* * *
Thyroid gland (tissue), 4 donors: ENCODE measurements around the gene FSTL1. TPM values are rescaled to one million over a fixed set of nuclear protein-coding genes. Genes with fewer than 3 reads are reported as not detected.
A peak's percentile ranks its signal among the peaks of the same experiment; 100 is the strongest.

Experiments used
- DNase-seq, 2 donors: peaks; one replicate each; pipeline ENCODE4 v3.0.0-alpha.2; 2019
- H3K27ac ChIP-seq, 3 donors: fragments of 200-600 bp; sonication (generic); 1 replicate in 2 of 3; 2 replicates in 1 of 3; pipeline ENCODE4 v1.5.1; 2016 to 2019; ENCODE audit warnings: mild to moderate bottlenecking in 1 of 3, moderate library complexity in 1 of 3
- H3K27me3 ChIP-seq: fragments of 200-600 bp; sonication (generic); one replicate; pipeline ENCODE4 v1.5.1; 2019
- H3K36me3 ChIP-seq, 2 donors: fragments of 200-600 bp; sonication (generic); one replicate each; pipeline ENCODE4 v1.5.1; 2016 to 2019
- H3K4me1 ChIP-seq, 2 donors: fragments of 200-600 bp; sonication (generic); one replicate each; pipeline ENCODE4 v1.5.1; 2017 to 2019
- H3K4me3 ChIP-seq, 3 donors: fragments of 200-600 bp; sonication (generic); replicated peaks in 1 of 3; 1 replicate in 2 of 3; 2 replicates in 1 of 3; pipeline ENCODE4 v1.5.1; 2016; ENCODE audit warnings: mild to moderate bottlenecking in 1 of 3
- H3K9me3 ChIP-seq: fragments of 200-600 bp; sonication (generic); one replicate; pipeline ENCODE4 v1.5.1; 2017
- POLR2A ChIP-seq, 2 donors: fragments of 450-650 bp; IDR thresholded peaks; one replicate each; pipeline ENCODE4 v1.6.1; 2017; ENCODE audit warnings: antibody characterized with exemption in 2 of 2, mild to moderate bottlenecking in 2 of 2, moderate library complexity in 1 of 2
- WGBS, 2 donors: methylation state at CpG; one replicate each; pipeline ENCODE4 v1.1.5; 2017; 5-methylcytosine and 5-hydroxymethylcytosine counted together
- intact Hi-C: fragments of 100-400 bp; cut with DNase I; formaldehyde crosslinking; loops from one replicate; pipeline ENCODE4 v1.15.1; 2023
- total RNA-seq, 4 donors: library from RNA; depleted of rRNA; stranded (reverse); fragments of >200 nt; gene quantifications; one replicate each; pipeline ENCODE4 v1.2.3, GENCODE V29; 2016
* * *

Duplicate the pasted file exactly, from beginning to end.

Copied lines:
Thyroid gland (tissue), 4 donors: ENCODE measurements around the gene FSTL1. TPM values are rescaled to one million over a fixed set of nuclear protein-coding genes. Genes with fewer than 3 reads are reported as not detected.
A peak's percentile ranks its signal among the peaks of the same experiment; 100 is the strongest.

Experiments used
- DNase-seq, 2 donors: peaks; one replicate each; pipeline ENCODE4 v3.0.0-alpha.2; 2019
- H3K27ac ChIP-seq, 3 donors: fragments of 200-600 bp; sonication (generic); 1 replicate in 2 of 3; 2 replicates in 1 of 3; pipeline ENCODE4 v1.5.1; 2016 to 2019; ENCODE audit warnings: mild to moderate bottlenecking in 1 of 3, moderate library complexity in 1 of 3
- H3K27me3 ChIP-seq: fragments of 200-600 bp; sonication (generic); one replicate; pipeline ENCODE4 v1.5.1; 2019
- H3K36me3 ChIP-seq, 2 donors: fragments of 200-600 bp; sonication (generic); one replicate each; pipeline ENCODE4 v1.5.1; 2016 to 2019
- H3K4me1 ChIP-seq, 2 donors: fragments of 200-600 bp; sonication (generic); one replicate each; pipeline ENCODE4 v1.5.1; 2017 to 2019
- H3K4me3 ChIP-seq, 3 donors: fragments of 200-600 bp; sonication (generic); replicated peaks in 1 of 3; 1 replicate in 2 of 3; 2 replicates in 1 of 3; pipeline ENCODE4 v1.5.1; 2016; ENCODE audit warnings: mild to moderate bottlenecking in 1 of 3
- H3K9me3 ChIP-seq: fragments of 200-600 bp; sonication (generic); one replicate; pipeline ENCODE4 v1.5.1; 2017
- POLR2A ChIP-seq, 2 donors: fragments of 450-650 bp; IDR thresholded peaks; one replicate each; pipeline ENCODE4 v1.6.1; 2017; ENCODE audit warnings: antibody characterized with exemption in 2 of 2, mild to moderate bottlenecking in 2 of 2, moderate library complexity in 1 of 2
- WGBS, 2 donors: methylation state at CpG; one replicate each; pipeline ENCODE4 v1.1.5; 2017; 5-methylcytosine and 5-hydroxymethylcytosine counted together
- intact Hi-C: fragments of 100-400 bp; cut with DNase I; formaldehyde crosslinking; loops from one replicate; pipeline ENCODE4 v1.15.1; 2023
- total RNA-seq, 4 donors: library from RNA; depleted of rRNA; stranded (reverse); fragments of >200 nt; gene quantifications; one replicate each; pipeline ENCODE4 v1.2.3, GENCODE V29; 2016